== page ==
Thursday, 5 February 2009

Review - Dawn of Mana

I just finished Dawn of Mana for the PS2 the other day.  It was a fun game, but not without its shortcomings.

Gameplay wise its quite different from the previous games in the series.  Instead of an overhead view of the world, its now a 3d platformer type game, not unlike Zelda Ocarina of Time.  I've read reviews on the game that seem to give the game bad marks just because of problems with the camera angles.  While there are indeed instances where I didn't know what the heck was going on because the camera screws up, I actually laughed hysterically because of it.  While yes this could be a hindrance on bosses, fortunately it never happened to me during a boss.  The camera angles made jump quests especially hard, fortunately there aren't that many jump quests though.   So yeah, the camera could have used some work, but I don't think thats why the game should have gotten 4.5/10 on some of the reviews I read that basically just said the camera was the worst point.  Also, the camera in any game will have issues, especially in games such as this.  

Dawn of Mana does have a learning curve.  They actually tell you just about everything you need to know in the prologue, but they really don't tell you how to execute this knowledge.  I learned stuff at the end of the game, that I should have been doing the entire game.  For instance, in the beginning I would use Keldy's whip thing and grab an item/enemy, and then release it by flinging it at an enemy.  I didn't realize until the end that I could have just used the square button to fling it, but keep it attached to the whip and pummel enemies with it over and over until one dies.  Would have made the game a lot easier.

Now would be a good time to point out the battle system.  Its quite different from any game I've ever played.  Enemies have a "Panic" meter, which basically means if they get hit by something, or something comes very close to hitting them, they freak out and are either stunned, or they start running away.  When they are stunned they will drop Medals when you hit them, which are basically how you level up.  Some medals increase HP, some SP, and some Max Attack.  Depending on what hit the enemy, and how many time the enemy was hit by something, the Panic meter has a higher countdown.  

The bosses overall weren't extremely hard.  The battles can however take quite  bit of time to do.  I died a few times on quite a few, but thats only because I couldn't figure out what to do to harm it. Once I figured out how to stun the boss, it was pretty easy.  

Graphically the game is beautiful.  This is definitely where the Dawn of Mana shines.  The Mana series has always been known for lush environments, and Dawn of Mana is no exception.  I had a lot of fun just wandering around looking at the world.  Its also really fun to look at 3D renderings of my favorite Mana series monsters, such as Rabites and Mushbooms.  I just wish they made more monsters from the series, like Sahagins and those ducks with the helmets.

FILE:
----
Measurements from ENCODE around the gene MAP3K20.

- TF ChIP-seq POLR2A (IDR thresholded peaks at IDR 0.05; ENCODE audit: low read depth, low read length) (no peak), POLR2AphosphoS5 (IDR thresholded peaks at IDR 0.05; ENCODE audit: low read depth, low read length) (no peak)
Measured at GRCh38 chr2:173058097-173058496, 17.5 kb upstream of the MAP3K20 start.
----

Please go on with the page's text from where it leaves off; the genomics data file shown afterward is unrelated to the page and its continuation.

Being a Mana game, the story reflects that.  Mana Tree is being destroyed, Mana Tree is destroyed, Mana Tree is reborn.  All in a tragic story revolving around Keldy and his friend Ritzia.  There are a few twists, though kind of predictable.  The game is quite short, which does make character development nearly non-existent, yet somehow you still feel for the characters.  My only complaint is that the story is very linear, so there really isn't too much replay value, apart from collecting all the ribbons.  A ribbon is a reward that boosts your abilities, you can only equip so many at a time at the beginning of a chapter.  I've never been one that must have 100% in a game, so I can't be bothered to get all the ribbons.

The music is also another shining point for Dawn of Mana.  Again the Mana series is known for good music.  All the music fits seamlessly to what is happening in the game.  Fierce boss battle music, calm tranquil ambient music, and emotional music in tragic scenes.  The music in the very end nearly made me shed tears.

Overall I thoroughly enjoyed the game.  I personally hate numbering systems for reviews so I won't put one.  Although quite different from the previous installments, this is not a detractor.  The game is still as fun as the rest and I definitely recommend playing it.  Dawn of Mana is not for the casual gamer however, so if you do get it and play it, save points can be few and far between, so be warned.  Despite its lack of replay value, the gameplay itself might make it worth playing again.

Talentless Troll has spoken!

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